3. A sad commentary on a very dark chapter of history. Well done.
    Thanks for commenting on mine. #3 on the list this week.

    1. It was indeed a dark time and to some extent it continues – if you use the ‘outing’ that some people get when they stick their heads above the parapet – we may not burn them but we certainaly still castigate them πŸ™

  4. This just broke my heart…and brought to mind the many women accused of infidelity in sharia law imposed nations…very well done. Thanks for stopping by mine

    1. One the one hand I’m really pleased by the reaction because it meant that the story was effective, on the other I’m so sorry I made you feel like that because of what does still happen πŸ™‚

      1. Oh no apologies. Your story did what stories should…make an effective impact. Unfortunately like you said it still happens. Well done really with this one πŸ™‚

      2. Oh thank you – I’m really pleased you thought it made an impact and that I didn’t cause any offence either πŸ™‚

  5. I couldn’t imagine living in a time like that. My writings would have certainly had me accused of being a witch, then they’d burn me and I’d have to come back and haunt them and no one would be happy. Hmm, guess I could imagine living in a time like that. Nce story by the way.

    1. Maybe you have the makings of a story within the body of the comment you left Adam – I for one would be interested to read it πŸ™‚

    1. You have to wonder don’t you, about that husband of her’s. From what I recall from history, it was often used as an excuse by a husband who wanted rid of a ‘troublesome’ wife πŸ™‚

      1. That’s how I judge a good one too – if it gives me an image, makes me laugh or makes me think – thanks for the lovely comment πŸ™‚

  6. OMG LInda. I felt myself burning with her. How terrible that they never believed her. This goes to show that in every situation, we should never underestimate the power of the grapevine or rumour. But I am happy she was vindicated, though too late. A very good write, Linda. Thumbs up!

    1. Now that’s what I call a result because I love your writing and feel I’ve been given a great big present with your lovely comment, thank you πŸ™‚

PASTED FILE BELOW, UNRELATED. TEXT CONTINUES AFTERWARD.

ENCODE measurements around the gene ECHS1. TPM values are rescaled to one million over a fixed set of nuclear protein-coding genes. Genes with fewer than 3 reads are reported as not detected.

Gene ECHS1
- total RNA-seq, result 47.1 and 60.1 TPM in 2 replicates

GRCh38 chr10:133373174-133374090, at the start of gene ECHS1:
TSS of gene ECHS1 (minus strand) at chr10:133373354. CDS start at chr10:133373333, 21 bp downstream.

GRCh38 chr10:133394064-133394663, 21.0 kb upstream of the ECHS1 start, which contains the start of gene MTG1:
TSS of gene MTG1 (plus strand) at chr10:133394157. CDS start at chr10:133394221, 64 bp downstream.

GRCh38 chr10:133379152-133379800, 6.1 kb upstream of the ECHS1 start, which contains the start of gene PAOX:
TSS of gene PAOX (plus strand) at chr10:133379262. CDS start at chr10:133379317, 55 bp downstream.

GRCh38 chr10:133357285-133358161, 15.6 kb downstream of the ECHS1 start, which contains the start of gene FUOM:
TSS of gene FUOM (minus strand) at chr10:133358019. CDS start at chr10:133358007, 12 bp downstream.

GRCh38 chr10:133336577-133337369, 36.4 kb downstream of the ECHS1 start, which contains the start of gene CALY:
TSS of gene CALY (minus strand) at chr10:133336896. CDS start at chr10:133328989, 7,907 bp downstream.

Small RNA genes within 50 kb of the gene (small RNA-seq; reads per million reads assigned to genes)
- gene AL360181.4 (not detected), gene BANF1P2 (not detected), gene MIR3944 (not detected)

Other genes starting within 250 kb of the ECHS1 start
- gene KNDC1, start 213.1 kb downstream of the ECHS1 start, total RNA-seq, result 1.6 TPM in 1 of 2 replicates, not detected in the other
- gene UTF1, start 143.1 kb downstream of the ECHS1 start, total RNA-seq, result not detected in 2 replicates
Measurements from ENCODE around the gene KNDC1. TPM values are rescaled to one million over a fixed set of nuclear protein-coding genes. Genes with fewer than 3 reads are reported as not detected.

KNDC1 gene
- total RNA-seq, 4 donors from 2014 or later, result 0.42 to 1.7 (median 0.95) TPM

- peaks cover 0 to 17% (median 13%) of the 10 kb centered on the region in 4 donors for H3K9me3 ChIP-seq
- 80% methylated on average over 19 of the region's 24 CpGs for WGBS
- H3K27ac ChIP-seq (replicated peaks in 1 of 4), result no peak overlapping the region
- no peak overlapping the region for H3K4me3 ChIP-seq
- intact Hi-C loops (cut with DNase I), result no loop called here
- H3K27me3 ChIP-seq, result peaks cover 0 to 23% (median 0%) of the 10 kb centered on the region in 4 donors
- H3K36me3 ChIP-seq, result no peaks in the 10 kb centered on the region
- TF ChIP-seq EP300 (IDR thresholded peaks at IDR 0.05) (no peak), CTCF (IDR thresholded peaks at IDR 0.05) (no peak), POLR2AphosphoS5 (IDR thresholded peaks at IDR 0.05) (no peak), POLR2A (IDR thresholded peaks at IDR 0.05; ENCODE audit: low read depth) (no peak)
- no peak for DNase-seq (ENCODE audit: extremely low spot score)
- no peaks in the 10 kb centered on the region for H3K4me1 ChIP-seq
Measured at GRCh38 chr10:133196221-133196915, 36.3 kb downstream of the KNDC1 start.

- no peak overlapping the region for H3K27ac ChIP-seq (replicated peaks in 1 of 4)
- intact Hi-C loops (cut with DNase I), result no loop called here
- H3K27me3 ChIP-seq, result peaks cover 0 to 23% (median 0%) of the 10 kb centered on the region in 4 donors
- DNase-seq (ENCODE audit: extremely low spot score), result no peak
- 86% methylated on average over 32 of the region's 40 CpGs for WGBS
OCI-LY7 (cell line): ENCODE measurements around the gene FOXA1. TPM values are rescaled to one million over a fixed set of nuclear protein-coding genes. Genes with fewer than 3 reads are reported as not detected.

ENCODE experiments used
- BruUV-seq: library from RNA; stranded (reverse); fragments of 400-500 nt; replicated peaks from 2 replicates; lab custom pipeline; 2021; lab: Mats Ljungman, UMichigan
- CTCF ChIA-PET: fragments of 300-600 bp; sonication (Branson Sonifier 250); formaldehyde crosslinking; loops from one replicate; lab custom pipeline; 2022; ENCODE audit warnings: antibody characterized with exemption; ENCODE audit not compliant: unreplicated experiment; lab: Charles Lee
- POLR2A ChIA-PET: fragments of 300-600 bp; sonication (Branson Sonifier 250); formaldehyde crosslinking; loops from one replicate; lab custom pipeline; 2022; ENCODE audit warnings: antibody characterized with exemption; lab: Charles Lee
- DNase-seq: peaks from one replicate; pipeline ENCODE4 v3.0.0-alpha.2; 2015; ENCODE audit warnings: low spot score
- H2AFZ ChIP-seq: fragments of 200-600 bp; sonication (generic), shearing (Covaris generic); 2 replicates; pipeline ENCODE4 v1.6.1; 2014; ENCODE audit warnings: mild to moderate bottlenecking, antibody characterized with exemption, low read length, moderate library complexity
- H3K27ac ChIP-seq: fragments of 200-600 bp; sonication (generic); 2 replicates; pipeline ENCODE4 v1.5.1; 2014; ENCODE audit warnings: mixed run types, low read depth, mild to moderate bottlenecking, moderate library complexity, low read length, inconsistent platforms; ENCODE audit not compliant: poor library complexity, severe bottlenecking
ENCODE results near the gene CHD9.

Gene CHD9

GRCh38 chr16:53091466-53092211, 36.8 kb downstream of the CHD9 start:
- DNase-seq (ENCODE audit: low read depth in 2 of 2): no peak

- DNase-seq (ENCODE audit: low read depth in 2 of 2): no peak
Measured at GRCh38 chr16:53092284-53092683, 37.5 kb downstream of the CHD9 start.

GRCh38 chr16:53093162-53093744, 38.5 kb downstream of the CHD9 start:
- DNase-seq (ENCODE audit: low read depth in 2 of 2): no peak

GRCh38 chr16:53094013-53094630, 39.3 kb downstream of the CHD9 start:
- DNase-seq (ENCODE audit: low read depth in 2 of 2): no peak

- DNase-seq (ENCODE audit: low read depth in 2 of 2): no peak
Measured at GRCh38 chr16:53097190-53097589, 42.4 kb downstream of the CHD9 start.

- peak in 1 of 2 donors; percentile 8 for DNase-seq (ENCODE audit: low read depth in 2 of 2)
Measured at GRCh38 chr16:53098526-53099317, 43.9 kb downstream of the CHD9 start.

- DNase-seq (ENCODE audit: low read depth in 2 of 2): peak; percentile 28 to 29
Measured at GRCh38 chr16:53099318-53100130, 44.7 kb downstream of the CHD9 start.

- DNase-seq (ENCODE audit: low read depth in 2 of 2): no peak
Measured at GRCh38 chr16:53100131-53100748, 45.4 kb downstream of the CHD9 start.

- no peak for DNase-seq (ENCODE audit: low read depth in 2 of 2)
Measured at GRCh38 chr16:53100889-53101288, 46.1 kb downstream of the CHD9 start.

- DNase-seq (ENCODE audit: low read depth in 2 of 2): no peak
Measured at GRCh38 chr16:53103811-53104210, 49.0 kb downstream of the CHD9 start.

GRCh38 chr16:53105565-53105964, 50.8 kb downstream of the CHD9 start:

7. Linda,
    Your story brought back memories of reading the Scarlet Letter when in high school. Witchcraft was always deemed worse than adultry, although death might be preferred to being shunned as a social outcast for the remainder of one’s life. Very well crafted story.

    http://russellgayer.blogspot.com/

    1. Why thank you Russell – that is a very nice compliment to be paid and I can’t but agree with your comment about shunning vs death πŸ™‚

  8. Linda this is really good. This could have happened many times couldn’t it? I love the setting you have used, its fascinating. I’m sure I would have been one of those women at the stake just for opening my mouth!

    1. I’m really pleased you thought it intense Kris – my partner said to me yesterday he was a little concernced about my ‘darker side’ coming through πŸ™‚

  9. Your story brought to mind the Scarlet Letter, the Salem Witchhunts in Mass and the recent stoning of a woman in the Middle East supposedly for adultery. Plus, your last line made me gasp. Well done. I’m 68 on the list.

    1. I know, it’s a dreadful indictment of both the past and the present that it has and does still happen Susan – I’m really glad you stopped by too πŸ™‚

  10. Quick question: Was she accused of causing babies’ deaths? Did the baby’s death prove her innocence or was it perceived as proof that she was a witch? Thought-provoking story.

    1. Ah, the reader has to make up their own mind I think. Personally I had it that she had been accused of witch-craft which must have been as a result of a baby’s death – probably her own which is why her husband was so unforgiving. Thanks for stopping by πŸ™‚